Well-Oiled Takes Work

Words: Bronzella Cleveland

Well-Oiled Takes Work

Dan Kamys, Editor - dkamys@staging1.masonrymagazine.com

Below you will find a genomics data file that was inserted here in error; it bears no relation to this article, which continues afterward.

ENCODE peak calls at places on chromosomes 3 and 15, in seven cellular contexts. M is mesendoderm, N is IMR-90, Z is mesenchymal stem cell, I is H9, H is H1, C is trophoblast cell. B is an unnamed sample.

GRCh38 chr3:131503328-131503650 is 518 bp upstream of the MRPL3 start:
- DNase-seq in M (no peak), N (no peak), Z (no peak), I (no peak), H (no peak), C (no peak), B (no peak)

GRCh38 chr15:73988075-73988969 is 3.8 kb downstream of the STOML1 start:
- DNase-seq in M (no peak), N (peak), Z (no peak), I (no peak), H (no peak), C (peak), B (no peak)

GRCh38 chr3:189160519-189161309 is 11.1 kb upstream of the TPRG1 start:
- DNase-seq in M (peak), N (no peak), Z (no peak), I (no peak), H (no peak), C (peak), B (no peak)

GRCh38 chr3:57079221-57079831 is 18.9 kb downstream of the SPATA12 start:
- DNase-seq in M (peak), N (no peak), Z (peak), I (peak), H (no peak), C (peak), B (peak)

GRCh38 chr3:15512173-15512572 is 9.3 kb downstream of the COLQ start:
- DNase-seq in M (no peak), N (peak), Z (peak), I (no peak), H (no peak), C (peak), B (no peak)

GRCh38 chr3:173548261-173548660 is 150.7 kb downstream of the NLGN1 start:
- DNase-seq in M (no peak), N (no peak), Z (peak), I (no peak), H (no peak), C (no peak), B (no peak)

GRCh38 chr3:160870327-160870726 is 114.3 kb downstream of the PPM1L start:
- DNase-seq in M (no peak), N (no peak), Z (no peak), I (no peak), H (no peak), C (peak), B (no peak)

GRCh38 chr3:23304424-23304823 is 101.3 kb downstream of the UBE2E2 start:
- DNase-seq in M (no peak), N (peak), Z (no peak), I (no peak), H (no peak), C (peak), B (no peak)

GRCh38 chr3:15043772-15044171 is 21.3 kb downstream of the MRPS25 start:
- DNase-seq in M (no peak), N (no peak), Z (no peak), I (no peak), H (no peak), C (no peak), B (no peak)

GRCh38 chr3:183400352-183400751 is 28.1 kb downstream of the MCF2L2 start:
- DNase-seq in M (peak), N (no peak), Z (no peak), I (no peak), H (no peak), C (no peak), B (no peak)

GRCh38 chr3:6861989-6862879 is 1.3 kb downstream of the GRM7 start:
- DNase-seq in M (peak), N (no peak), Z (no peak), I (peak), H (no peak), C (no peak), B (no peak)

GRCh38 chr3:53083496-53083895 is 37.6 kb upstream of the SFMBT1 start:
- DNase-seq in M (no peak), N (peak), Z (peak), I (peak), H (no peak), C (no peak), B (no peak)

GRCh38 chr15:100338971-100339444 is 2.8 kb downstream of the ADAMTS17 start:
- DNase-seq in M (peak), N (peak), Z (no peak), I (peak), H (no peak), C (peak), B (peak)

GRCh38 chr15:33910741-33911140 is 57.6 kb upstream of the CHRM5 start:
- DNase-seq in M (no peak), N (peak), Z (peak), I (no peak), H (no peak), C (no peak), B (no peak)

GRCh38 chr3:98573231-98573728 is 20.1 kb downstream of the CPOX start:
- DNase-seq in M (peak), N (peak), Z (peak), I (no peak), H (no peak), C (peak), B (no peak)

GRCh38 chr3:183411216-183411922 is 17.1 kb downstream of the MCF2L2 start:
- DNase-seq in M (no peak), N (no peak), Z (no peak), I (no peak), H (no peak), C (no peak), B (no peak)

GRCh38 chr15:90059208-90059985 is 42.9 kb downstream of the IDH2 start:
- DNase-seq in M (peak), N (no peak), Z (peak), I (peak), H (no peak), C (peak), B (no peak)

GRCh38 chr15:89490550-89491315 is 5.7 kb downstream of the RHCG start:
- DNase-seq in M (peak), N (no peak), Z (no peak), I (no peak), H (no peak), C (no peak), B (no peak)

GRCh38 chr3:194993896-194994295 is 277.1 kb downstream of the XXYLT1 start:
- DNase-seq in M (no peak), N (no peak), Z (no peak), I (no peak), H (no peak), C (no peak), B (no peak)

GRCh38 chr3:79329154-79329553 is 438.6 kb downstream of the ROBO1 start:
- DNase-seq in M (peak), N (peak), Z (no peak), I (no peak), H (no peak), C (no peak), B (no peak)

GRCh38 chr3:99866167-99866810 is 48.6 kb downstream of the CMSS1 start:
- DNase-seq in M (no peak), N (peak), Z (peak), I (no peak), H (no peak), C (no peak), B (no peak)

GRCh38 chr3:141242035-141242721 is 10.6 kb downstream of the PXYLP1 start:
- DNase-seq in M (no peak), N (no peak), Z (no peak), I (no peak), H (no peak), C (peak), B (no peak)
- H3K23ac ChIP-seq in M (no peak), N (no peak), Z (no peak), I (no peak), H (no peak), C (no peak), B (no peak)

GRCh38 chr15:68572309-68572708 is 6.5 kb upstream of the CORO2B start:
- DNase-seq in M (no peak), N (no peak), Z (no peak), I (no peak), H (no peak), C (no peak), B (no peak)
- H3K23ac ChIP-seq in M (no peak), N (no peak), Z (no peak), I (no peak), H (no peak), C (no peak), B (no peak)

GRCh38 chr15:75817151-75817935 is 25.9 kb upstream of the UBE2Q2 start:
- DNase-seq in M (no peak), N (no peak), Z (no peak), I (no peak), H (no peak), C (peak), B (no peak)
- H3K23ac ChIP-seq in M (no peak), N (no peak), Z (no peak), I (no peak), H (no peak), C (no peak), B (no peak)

One thing that has been drilled into my psyche since I was young is that nothing is ever perfect. Perhaps it comes from having an immigrant mother who’s had to work for everything she’s had for the past 40 years. It could also be from my father, who I’ve talked about before. One thing that I’ve continued to realize, especially since agreeing to serve as Editor of this magazine, is that there’s really no such thing as a well-oiled machine. In life, it seems like when one side of things is going well, another component starts to need work. Like owning a car, it’s all about the maintenance. There’s no time to get comfortable, or God-forbid, complacent when it comes to how things are going. Even if work seems like it’s going smoothly, there is always something that can be tweaked or improved. That concept applies whether it’s a magazine, a masonry company, or even running the country. The hard work has to continue and there’s really no time for a break. With the recent delay in the implementation of the upcoming OSHA silica rule, many contractors may think that it’s a good time to try and maintain their respective “well-oiled machines” and worry about the rule as it comes closer. Though I’m not a mason contractor myself, I can say that the attitude is probably one that will have some companies headed for the cliff edge. Pretend the rule is here now, and use the magazine (and MCAA’s) insight to help prepare your company. We can’t control very much in life, but one of the things we can is how we react. That’s an approach I’ve taken recently, and I’ve had a much more proactive outlook on my work and personal life. There will always be curveballs in life, but the only thing we can control is whether we choose to swing at something in the strike zone or let it go because it’s outside. Enough of me philosophizing, I got my only C in college in a Philosophy class. I’m about what happens in the real world in people’s lives. So please enjoy this issue of Masonry. The entire team here has worked hard to put it together. As always, please don’t hesitate to reach out to me or Bronzella with any suggestions or questions that you might have. All the best, dsig
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